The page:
An entrancing experience, full of exuberant ingenuity: the multi-layered storm passacaglia has a superbly cumulative theatrical impact, and the congregation's hymn finds something characterful and rewarding for every child and adult in the ensemble to do.
Listening to this recording of Noye's Fludde after an interval of years has been an entrancing experience. I had not forgotten the sheer exuberant ingenuity of the piece: that multi-layered storm passacaglia, for example, which has a superbly cumulative theatrical impact, a conjuring-trick cleverness about the way its disparate elements fit together just so, a powerful emotional charge as the congregation's hymn crowns the structure (and is then equipped with aRead more descant!) and it contrives to find something characterful and rewarding for every child and adult in the ensemble to do. Nor had I forgotten (though it is thrillingly reinforced on CD) the sense of space and of taking part in a real performance that the recording gives (as the animals cross the stage into the ark you crick your neck trying to see whether next door's Jennifer has got her tail on straight). It was good to be reminded, though, of what an openheartedly sincere as well as generously openthroated artist Owen Brannigan was, of how hugely the East Suffolk Boys' Brigade, or whoever they were, enjoyed belting out their bugle-calls (and how satisfying to have lots of bugles echoing round the church), of the magnificent spacefillingness of the final hymn, and of what cunning use, throughout the work, Britten made of what he had learned of multiple ostinato technique from the gamelan music of Bali.
The Golden Vanity, a virtuoso party-piece written for the Vienna Boys' Choir, is lesser Britten, but what a number of crucial threads from his other works meet in it. Its plot is a sort of prepubertal Billy Budd (which it acknowledges by quoting from that opera), or an appendix to Peter Grimes (if the surname-less John had not been sold as Grimes's apprentice, what might have become of him?) and it provides the pretext for one of Britten's most concise explorations of his theme of destroyed innocence, as well as a great deal of (vocally very tricky) letting off steam for the singers, and a degree of innocent enjoyment for whoever was in charge of the solitary but hilarious sound effect (a bucket of water). A richly enjoyable coupling. The Golden Vanity, a very bright-textured piece, has acquired an extra touch of dazzle on CD, but Noye's Fludde has gained nothing but still greater immediacy.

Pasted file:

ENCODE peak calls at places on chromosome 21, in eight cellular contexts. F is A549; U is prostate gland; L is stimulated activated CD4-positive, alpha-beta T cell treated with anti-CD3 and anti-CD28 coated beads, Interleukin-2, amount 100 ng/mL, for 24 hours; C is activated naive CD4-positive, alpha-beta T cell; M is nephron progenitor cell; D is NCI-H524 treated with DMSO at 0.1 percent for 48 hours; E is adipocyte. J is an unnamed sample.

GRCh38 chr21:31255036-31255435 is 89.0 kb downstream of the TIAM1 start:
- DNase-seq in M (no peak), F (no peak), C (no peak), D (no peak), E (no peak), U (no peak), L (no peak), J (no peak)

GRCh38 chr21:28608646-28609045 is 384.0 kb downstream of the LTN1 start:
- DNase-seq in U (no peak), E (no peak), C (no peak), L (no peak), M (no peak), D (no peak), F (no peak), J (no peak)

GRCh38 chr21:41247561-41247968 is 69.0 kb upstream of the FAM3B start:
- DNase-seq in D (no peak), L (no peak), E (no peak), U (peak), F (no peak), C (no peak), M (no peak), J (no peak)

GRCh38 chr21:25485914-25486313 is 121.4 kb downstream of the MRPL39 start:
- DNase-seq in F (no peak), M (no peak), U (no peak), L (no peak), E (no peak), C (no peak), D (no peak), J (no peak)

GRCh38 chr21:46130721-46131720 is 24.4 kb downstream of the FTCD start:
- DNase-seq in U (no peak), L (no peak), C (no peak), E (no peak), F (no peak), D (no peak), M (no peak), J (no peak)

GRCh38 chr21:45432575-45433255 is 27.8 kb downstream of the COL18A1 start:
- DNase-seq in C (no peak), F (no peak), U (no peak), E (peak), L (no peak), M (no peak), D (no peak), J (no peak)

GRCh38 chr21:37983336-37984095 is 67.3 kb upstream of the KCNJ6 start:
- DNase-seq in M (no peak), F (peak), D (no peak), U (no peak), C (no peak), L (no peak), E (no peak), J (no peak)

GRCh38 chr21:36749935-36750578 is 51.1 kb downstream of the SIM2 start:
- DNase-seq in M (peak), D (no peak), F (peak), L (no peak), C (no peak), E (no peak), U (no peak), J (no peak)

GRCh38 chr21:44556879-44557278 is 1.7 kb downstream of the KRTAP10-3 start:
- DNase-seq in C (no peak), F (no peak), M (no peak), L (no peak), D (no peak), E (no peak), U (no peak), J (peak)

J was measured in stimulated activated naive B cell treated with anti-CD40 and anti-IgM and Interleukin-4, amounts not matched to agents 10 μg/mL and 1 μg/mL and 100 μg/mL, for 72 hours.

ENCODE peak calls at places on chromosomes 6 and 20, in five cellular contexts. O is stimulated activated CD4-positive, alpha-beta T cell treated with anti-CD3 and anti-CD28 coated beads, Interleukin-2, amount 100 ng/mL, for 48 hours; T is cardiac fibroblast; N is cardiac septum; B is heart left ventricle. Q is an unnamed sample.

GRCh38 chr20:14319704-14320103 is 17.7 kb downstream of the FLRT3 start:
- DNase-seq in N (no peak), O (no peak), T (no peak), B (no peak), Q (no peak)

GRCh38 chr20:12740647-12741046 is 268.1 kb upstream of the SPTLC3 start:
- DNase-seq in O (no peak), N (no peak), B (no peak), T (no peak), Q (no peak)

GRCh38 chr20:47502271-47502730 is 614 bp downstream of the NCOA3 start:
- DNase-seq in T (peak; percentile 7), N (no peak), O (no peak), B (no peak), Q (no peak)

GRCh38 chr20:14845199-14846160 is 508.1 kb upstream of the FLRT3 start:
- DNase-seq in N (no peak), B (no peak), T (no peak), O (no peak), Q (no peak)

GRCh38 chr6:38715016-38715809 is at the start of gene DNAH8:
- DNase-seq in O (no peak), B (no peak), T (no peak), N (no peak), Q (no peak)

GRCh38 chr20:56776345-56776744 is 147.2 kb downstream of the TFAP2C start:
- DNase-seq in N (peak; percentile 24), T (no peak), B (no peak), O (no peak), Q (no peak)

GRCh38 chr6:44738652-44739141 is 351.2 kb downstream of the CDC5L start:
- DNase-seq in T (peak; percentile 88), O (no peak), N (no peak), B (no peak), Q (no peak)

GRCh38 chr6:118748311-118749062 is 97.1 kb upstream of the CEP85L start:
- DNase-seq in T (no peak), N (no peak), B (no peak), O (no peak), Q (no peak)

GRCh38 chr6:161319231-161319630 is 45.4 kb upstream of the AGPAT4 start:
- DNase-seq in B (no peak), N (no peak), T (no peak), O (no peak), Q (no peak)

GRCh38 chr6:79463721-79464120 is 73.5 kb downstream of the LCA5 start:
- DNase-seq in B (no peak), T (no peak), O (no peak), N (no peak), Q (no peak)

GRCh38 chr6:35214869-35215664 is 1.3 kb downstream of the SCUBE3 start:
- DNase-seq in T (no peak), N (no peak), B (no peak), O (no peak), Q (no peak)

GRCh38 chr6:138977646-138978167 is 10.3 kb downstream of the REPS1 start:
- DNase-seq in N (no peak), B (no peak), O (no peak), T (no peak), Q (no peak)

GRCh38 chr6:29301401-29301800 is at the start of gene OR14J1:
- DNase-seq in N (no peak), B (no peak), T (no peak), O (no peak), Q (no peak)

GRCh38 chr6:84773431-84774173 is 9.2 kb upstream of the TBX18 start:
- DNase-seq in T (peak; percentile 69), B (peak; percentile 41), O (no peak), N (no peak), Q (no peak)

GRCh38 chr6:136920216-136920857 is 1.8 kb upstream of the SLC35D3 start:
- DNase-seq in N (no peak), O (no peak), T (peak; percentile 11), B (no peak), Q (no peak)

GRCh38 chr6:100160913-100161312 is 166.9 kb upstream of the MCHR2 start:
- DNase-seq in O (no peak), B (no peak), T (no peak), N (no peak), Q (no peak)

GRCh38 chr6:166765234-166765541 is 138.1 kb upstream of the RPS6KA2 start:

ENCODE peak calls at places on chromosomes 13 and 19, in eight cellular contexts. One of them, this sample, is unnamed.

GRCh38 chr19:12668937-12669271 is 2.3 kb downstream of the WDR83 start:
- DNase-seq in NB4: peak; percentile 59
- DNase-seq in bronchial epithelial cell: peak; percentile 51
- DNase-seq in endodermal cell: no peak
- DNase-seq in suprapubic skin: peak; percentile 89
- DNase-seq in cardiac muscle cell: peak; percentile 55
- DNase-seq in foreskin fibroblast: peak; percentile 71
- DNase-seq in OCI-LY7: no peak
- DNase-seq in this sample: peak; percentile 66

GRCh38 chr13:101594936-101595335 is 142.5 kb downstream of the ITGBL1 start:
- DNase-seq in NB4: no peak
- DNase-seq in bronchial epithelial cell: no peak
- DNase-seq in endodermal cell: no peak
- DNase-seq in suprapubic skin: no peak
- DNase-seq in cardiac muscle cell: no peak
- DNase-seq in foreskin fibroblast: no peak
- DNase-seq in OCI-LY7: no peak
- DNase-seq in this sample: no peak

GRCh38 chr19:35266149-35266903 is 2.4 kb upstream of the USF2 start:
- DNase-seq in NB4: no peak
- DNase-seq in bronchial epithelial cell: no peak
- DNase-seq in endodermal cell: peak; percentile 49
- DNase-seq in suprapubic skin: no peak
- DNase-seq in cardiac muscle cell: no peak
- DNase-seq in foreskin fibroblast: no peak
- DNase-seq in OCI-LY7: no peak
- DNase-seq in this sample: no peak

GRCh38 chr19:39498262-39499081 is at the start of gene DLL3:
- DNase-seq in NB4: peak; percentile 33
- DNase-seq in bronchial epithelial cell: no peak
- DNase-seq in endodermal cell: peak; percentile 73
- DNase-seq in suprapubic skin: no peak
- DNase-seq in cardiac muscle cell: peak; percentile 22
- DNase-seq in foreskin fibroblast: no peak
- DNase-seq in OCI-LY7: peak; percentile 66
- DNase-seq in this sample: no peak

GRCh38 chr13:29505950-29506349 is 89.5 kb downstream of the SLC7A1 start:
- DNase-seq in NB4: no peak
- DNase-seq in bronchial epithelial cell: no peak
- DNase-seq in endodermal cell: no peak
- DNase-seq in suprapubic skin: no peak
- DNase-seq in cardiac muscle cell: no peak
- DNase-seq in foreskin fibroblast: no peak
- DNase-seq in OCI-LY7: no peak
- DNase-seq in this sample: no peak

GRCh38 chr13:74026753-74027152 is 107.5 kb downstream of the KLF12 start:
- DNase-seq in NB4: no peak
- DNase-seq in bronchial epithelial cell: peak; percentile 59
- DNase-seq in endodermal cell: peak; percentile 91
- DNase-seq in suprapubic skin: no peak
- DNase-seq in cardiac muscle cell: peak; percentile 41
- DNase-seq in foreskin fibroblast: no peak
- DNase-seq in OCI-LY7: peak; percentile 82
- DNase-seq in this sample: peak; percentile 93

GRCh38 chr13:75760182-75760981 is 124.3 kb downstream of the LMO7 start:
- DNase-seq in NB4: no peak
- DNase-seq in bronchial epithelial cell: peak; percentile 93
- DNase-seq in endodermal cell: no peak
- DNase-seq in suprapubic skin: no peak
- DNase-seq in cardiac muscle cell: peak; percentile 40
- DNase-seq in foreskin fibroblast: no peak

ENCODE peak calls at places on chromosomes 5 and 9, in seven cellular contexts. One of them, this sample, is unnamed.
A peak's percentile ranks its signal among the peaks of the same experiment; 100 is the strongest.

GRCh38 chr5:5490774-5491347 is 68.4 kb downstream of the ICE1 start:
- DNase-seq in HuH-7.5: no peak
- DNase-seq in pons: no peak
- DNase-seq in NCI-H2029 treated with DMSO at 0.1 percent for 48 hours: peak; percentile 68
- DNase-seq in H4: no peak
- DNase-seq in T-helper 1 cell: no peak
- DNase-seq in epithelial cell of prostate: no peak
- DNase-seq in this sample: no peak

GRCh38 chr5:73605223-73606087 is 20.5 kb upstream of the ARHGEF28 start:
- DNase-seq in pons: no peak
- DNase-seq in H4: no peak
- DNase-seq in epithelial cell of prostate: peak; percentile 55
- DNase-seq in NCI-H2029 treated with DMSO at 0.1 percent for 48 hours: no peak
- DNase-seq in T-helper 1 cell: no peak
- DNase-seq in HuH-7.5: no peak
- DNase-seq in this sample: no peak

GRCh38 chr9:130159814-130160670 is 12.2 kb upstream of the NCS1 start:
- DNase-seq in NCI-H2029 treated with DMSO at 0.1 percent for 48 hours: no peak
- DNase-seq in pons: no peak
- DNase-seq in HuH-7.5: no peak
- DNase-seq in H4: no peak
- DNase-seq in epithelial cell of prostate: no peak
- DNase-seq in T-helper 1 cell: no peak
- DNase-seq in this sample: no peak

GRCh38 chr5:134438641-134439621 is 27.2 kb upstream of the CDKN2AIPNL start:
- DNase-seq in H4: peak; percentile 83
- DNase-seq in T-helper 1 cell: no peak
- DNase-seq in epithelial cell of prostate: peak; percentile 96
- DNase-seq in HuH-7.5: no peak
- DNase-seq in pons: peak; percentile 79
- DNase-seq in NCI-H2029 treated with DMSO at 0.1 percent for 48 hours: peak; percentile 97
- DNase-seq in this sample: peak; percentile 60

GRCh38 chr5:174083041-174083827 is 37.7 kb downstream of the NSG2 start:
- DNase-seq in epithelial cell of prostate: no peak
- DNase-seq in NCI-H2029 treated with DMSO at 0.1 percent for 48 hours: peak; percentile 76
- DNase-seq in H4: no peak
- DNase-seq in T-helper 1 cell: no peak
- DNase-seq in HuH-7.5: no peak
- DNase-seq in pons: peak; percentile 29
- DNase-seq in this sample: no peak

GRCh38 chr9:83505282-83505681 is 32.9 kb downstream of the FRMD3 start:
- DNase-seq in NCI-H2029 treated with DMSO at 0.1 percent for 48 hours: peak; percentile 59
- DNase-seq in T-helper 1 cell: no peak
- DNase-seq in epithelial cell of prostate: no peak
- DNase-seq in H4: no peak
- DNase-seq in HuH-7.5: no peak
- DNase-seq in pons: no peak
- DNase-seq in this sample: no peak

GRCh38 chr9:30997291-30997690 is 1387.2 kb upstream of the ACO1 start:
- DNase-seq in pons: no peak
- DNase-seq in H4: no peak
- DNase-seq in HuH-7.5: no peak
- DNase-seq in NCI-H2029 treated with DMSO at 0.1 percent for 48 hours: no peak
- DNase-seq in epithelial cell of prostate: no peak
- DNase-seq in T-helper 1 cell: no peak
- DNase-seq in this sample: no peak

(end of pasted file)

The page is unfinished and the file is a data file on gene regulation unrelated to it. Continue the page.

Noye's Fludde, Op. 59by Benjamin Britten Performer:
Kathleen Petch (Soprano),
Owen Brannigan (Bass),
Sheila Rex (Mezzo Soprano),
David Pinto (Boy Soprano),
Darien Angadi (Treble),
Stephen Alexander (Treble),
Trevor Anthony (Spoken Vocals),
Caroline Clack (Soprano),
Marie-Thérèse Pinto (Soprano),
Eileen O'Donovan (Soprano),
Patricia Garrod (Soprano),
Gillian Saunders (Soprano),
Margaret Hawes (Soprano)
Norman Del Mar
English Chamber Orchestra,
East Suffolk Children's Orchestra
Period: 20th Century Written: 1957; England Date of Recording: 1961 Venue: Live Orford Parish Church, Aldeburgh Festival Language: English
Golden Vanity, Op. 78by Benjamin Britten Performer:
Terry Lovell (Treble),
John Wojciechowski (Treble),
Mark Emney (Treble),
Benjamin Britten (Piano),
Barnaby Jago (Treble),
Adrian Thompson (Treble)
Wandsworth School Boys' Choir
Period: 20th Century Written: 1966; England Language: English
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